In brief: We're always advised to avoid downloading applications from outside the app stores, but that doesn't mean malicious programs don't occasionally sneak their way onto official services. Not for the first time, Google has removed dozens of apps after they were found to contain nefarious code.

A report from security firm Trend Micro last week revealed that 29 camera and photo apps in the Google Play Store performed unwanted activities, such as pushing full-screen ads containing fraudulent content and pornography when users unlocked their devices.

Other apps redirected users to phishing websites that attempted to steal personal information, often by falsely claiming they had won a prize. Another batch that purported to be beauty apps were designed to let the developers steal users' uploaded photos. Instead of receiving an edited image after uploading a selfie to the servers, victims would get a message claiming they needed to perform an update. Clicking on this led to another phishing site.

The apps used different methods to prevent people discovering their malicious activities, including compression archives (packers) that made them difficult to analyze, and remote servers that were "encoded with BASE64 twice in the code." Additionally, there was nothing indicating to the user that the ads were linked to the apps. Even uninstalling them was difficult, as they were hidden from the standard application list. The apps' reviews did suggest something was amiss, however.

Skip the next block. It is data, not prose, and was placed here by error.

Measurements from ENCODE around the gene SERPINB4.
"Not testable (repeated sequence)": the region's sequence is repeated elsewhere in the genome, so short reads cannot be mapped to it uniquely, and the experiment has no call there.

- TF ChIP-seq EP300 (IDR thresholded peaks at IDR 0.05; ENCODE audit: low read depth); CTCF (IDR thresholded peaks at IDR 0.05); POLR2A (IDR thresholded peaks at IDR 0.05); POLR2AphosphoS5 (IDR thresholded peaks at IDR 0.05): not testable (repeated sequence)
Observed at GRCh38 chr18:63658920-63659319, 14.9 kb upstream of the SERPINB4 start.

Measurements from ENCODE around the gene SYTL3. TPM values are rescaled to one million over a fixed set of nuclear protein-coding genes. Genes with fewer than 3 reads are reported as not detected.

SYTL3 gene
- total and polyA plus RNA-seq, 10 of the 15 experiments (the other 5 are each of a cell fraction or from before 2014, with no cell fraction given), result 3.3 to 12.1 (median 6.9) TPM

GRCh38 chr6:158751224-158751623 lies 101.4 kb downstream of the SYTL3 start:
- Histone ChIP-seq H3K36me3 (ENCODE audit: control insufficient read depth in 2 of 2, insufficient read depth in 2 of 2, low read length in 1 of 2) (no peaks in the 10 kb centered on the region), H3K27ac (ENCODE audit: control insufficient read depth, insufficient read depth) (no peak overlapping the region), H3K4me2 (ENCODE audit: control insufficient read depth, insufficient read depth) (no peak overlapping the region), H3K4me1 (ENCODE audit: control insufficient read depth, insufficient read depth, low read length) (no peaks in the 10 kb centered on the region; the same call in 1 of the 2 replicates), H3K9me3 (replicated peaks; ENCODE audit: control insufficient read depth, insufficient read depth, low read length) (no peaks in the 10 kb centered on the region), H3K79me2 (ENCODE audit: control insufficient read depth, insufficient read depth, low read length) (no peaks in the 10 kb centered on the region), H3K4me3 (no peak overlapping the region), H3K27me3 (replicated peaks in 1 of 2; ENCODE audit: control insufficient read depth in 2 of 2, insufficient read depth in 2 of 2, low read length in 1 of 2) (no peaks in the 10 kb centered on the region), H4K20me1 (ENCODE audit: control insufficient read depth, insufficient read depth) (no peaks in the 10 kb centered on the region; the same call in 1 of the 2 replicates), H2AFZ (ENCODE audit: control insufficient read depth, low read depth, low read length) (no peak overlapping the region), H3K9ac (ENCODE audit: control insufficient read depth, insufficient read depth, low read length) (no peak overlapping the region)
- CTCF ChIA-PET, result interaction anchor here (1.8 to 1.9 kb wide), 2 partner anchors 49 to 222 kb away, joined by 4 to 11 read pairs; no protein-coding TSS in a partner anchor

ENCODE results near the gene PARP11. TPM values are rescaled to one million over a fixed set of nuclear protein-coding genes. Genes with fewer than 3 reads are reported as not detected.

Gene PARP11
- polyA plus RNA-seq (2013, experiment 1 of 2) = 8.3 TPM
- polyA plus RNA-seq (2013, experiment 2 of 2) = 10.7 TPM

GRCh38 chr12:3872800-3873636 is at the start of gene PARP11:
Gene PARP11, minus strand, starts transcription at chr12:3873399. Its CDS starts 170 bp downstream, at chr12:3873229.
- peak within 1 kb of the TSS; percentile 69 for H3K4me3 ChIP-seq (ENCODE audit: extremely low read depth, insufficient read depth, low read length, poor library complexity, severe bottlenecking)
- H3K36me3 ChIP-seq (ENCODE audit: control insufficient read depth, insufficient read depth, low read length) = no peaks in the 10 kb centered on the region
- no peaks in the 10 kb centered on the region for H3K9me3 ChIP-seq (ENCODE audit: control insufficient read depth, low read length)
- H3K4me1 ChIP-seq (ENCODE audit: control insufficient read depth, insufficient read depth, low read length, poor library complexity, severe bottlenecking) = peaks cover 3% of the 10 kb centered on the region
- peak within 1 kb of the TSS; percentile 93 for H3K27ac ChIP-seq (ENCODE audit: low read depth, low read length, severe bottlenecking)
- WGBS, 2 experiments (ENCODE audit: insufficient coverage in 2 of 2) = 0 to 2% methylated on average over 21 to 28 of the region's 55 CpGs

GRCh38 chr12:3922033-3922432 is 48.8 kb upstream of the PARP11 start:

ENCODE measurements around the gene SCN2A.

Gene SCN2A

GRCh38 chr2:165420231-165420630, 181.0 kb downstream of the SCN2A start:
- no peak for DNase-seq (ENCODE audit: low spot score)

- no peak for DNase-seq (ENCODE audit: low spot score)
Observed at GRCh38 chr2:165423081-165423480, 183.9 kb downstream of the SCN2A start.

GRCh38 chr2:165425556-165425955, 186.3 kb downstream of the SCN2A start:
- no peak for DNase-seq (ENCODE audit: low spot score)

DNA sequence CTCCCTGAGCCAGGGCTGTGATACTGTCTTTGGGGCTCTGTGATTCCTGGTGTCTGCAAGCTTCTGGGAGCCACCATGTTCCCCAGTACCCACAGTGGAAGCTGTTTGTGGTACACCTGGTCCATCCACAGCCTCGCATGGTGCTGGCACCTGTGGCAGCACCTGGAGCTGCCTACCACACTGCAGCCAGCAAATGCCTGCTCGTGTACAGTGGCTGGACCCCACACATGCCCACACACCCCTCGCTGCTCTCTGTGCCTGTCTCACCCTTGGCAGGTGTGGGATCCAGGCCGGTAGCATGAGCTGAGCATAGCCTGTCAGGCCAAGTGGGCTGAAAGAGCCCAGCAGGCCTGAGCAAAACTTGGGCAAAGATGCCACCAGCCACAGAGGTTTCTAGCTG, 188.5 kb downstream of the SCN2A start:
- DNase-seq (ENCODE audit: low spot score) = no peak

While these sort of malicious apps usually aren't very popular, the 29 programs in this instance were downloaded 4 million times, with many of the users originating from India. Three apps had over one million downloads, while eleven had at least 100,000. Google has now kicked them from its store, though it seems most of the damage had already been done.

Last Summer, Google removed 100 apps infected with Windows malware from its store - just one of several instances in which malicious programs had sneaked past its safeguards.